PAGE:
- The Washington Times - Thursday, July 19, 2007

The laws on American inventiveness are being rewritten in a bill headed for a vote in Congress.

The Senate Judiciary Committee is scheduled to begin debate today on legislation that seeks to reduce the number of patent lawsuits. It also could give big companies an advantage over small inventors, patent lawyers say.

A House committee yesterday unanimously approved a similar bill and sent it to the full House for a vote.

“Litigation abuses, especially ones committed by those which thrive on low-quality patents, impede the promotion of the progress of science and the useful arts,” Rep. Howard L. Berman, California Democrat, said when he introduced the Patent Reform Act of 2007 three months ago.

The legislation is Congress‘ response to complaints from big businesses about being deluged with infringement lawsuits by inventors with questionable patent rights.

It is the most sweeping patent legislation in the past half-century, said patent lawyers who discussed the bill recently at a Capitol Hill seminar.

U.S. businesses have invested about $1 trillion in intellectual property and other intangible assets, roughly the same as their investments in equipment, factories and other physical assets, according to the Federal Reserve. The number of patent applications has more than doubled in the past 13 years.

“The kind of suits we’re seeing from patent trolls and others are extremely problematic,” said Diane Smiroldo, spokeswoman for the Business Software Alliance, a trade group for computer companies. “Companies are forced to divert funds to defend themselves in these lawsuits, and that takes away from [research and development] dollars.”

“Patent trolls” refer to people or companies that file frivolous infringement lawsuits against patent owners merely to get settlement money.

While computer giants such as Microsoft Corp., Dell Inc. and Cisco Systems Inc. support the legislation, small companies and independent inventors say the proposed Patent Reform Act could devastate them.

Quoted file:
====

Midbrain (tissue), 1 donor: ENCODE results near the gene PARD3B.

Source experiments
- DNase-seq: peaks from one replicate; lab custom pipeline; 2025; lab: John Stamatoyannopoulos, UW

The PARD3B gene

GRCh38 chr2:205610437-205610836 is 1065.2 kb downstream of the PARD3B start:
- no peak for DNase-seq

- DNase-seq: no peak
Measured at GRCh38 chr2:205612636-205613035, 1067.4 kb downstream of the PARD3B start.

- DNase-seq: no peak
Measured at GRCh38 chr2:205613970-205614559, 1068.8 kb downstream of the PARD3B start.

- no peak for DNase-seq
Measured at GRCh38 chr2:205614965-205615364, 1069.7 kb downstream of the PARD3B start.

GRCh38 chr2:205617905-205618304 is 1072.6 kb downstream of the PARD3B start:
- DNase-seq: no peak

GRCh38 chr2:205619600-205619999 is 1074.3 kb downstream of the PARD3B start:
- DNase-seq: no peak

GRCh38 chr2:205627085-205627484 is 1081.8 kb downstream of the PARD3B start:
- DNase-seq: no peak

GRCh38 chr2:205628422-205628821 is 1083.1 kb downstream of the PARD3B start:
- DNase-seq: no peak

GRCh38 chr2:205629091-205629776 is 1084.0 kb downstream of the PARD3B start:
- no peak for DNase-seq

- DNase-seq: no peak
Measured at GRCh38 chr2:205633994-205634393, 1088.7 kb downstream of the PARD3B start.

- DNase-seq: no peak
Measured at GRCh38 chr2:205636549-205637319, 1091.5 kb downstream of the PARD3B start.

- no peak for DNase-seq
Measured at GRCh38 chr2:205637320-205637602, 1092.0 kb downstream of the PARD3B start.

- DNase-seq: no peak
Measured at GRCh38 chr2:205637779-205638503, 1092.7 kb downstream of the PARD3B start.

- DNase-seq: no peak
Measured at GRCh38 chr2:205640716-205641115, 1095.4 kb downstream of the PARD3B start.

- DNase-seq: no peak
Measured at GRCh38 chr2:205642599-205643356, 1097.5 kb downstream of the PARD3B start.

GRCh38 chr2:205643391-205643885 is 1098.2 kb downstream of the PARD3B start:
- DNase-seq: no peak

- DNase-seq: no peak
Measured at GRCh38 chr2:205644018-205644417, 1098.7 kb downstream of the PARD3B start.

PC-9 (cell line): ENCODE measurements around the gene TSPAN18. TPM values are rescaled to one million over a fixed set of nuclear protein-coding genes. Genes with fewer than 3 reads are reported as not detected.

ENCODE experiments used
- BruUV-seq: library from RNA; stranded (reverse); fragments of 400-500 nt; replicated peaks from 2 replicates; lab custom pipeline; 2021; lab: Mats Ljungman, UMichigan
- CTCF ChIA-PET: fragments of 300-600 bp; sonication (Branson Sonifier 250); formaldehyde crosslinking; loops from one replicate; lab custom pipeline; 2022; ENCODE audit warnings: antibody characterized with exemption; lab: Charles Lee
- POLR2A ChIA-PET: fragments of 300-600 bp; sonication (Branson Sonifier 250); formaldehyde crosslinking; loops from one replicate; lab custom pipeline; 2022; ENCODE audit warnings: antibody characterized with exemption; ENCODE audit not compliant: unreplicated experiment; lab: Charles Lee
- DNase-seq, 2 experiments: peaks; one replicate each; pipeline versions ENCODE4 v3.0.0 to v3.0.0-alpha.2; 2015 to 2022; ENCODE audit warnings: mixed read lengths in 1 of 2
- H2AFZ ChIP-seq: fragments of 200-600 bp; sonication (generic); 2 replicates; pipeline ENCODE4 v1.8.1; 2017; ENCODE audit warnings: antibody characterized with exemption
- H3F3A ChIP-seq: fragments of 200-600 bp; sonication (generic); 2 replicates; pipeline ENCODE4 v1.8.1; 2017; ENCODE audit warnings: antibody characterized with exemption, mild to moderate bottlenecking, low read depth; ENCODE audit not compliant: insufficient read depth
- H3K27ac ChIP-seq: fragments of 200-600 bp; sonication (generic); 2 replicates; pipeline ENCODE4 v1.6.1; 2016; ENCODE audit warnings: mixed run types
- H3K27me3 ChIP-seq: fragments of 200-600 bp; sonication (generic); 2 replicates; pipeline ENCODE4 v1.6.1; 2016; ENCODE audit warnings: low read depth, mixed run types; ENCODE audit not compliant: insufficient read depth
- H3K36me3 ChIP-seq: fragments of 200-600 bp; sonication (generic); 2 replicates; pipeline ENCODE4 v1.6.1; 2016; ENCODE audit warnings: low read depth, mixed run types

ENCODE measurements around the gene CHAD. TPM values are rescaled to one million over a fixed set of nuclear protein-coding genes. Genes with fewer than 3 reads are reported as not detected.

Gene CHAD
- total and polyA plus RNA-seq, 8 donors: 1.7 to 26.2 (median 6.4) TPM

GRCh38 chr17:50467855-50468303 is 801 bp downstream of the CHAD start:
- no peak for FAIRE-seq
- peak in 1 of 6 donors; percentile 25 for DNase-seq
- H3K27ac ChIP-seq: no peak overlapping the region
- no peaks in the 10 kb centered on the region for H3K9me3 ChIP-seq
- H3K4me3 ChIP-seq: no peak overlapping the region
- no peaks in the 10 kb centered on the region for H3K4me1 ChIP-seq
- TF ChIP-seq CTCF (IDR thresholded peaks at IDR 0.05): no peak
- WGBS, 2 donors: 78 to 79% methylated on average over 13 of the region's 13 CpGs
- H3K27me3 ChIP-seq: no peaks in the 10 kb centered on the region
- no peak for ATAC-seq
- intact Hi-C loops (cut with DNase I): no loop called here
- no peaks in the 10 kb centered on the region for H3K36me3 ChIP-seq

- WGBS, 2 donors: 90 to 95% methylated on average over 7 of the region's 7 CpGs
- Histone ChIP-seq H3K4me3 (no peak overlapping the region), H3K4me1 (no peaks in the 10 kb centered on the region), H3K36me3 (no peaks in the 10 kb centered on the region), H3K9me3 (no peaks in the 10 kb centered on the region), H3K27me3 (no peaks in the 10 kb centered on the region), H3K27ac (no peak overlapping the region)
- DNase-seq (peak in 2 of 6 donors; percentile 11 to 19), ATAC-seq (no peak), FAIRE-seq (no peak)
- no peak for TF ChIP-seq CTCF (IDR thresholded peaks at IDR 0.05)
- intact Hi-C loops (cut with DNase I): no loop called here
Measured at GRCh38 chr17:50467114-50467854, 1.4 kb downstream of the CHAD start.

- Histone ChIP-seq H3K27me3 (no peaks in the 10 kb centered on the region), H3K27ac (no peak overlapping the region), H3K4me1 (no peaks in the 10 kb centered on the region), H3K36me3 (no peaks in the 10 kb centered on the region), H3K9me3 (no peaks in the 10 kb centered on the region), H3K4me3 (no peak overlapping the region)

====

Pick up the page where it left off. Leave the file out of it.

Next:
A group of inventors calling themselves the Innovation Alliance wrote a letter to key members of Congress recently, saying the bill would “hinder innovation across the diverse sectors of the American economy we represent.”

The bill would give applicants priority for new patents based on who is first to file an application. Now, priority is determined by who can prove they are the first to invent a technology or device.

A “first-to-file” rule leaves little doubt about who owns a patent, thereby reducing the number of lawsuits, patent lawyers say.

Other provisions would reduce some damage payments for infringing a patent and expand opportunities to challenge the validity of a patent even after it is granted. Damages could be based on the degree that a patent improves on previous inventions, rather than only the market value of the technology.

The Patent Reform Act is worrying small companies and inventors, which together produced nearly one-third of the nation’s patents last year.

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